Unsolicited advice, regardless of how well-intended it may be, usually comes across as criticism.
How do you feel when someone tries to “fix” you with uninvited input? If it’s not weight loss, maybe it’s telling you how to:
• Feed your children.
• Spend your money.
• Resolve relational challenges.
How do you respond when someone tries to fix you?
I used to have one of two extreme responses, depending on who was talking to me. Do either of these sound familiar?
• Do nothing and act like it’s not bothering you, even though it does, and then later (maybe many weeks later) you blow up.
• React defensively and aggressively in the moment. Then later you wish you hadn’t.
Learning to become honest with the right people at the right time has been empowering. It’s helped me to not hear food calling my name when I start feeling irritated.
Here are several response options to someone trying to fix you with their advice. Experiment to find what works best for you.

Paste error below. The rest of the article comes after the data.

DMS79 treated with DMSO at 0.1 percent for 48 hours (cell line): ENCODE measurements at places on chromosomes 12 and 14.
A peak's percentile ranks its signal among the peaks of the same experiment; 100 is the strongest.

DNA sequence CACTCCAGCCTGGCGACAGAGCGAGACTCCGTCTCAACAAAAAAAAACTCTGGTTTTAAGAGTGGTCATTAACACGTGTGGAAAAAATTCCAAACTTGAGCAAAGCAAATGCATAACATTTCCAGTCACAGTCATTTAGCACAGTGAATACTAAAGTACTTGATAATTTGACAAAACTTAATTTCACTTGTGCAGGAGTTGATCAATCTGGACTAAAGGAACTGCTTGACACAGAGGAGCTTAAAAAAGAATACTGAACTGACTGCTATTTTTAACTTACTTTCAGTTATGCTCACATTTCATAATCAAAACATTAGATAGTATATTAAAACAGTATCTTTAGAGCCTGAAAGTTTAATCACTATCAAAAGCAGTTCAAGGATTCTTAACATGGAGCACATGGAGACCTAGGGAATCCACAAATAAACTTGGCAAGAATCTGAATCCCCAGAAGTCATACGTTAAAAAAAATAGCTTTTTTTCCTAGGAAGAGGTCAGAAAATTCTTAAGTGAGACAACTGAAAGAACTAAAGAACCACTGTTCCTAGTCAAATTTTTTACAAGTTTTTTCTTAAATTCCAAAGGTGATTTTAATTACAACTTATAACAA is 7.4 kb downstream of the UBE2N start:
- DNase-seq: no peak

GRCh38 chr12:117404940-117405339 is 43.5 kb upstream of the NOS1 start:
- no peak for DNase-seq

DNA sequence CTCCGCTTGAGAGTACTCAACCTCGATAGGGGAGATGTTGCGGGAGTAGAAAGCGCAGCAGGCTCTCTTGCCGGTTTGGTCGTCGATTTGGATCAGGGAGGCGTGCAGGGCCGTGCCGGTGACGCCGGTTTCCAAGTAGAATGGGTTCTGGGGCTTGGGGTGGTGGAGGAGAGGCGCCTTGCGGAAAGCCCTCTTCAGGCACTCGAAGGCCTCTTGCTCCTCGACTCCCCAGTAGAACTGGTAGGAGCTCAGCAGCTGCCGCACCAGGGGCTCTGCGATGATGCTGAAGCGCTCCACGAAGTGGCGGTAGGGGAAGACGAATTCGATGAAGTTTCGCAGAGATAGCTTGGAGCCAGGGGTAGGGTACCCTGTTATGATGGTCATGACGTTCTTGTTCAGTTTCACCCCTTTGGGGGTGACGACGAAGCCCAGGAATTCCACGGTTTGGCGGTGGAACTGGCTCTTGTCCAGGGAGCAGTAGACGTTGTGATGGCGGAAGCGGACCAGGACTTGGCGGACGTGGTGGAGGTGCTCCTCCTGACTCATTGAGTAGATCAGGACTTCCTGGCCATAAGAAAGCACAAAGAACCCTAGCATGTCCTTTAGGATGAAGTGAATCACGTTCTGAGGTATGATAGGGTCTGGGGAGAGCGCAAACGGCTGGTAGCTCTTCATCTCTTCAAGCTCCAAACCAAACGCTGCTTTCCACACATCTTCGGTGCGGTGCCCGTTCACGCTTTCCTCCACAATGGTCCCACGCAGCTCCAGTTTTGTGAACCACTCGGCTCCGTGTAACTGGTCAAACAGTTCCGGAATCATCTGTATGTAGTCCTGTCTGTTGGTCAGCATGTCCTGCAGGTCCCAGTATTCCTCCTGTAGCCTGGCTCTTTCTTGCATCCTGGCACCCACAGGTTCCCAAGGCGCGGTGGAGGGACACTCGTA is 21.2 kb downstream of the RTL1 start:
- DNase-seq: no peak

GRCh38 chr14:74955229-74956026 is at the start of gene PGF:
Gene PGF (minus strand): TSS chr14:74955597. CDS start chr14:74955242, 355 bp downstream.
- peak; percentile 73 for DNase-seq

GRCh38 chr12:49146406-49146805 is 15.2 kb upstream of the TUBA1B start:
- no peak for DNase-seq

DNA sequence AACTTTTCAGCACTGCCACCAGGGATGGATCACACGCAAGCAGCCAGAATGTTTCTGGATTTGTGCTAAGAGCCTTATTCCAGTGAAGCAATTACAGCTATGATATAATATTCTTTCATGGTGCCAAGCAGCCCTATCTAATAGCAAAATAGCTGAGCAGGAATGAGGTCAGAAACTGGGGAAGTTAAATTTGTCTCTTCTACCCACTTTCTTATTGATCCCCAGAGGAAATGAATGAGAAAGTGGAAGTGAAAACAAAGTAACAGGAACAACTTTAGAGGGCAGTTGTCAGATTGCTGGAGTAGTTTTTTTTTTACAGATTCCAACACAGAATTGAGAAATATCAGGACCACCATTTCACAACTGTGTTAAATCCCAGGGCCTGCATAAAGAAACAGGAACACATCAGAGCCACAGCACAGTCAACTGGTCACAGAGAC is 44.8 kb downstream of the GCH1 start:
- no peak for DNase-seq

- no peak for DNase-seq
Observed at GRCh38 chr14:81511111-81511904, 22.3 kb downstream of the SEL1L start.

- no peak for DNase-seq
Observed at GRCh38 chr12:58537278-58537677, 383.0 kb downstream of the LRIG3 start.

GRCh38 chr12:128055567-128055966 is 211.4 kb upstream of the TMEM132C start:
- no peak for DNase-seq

Respond in the moment
If you are talking with someone who tends to react in a positive manner when challenged, choose a simple response.
For example, “Thanks for caring. I’ve got that area of my life covered.”
If you are talking to someone who has a history of not listening to you and even becoming defensive, it’s helpful to have a conversation later.
Be sure to initiate the conversation another time; don’t let it go.
For some situations, I choose my battles, viewing it as their issue and not mine.
For example, with someone I will probably not see again, I often decide to let it go.
If it’s still bothering me, I either journal or talk to someone else about how I am feeling.
Choose Your Response
So, the next time someone offers unsolicited advice meant to fix you, remember: you can learn to choose your response.
These questions will help:
• Is there a history of the person responding positively when challenged? If so, respond honestly in the moment.
• Is there a history of the person responding defensively or aggressively in the moment when challenged? If so, choose a better time to have a conversation about the impact of their advice.
• Is this a relationship with no future? If so, journal or talk about it later with someone else.
One Small Win: Be intentional about practicing these responses. You’ll be glad that you did.
What’s your typical response when someone offers you unsolicited advice?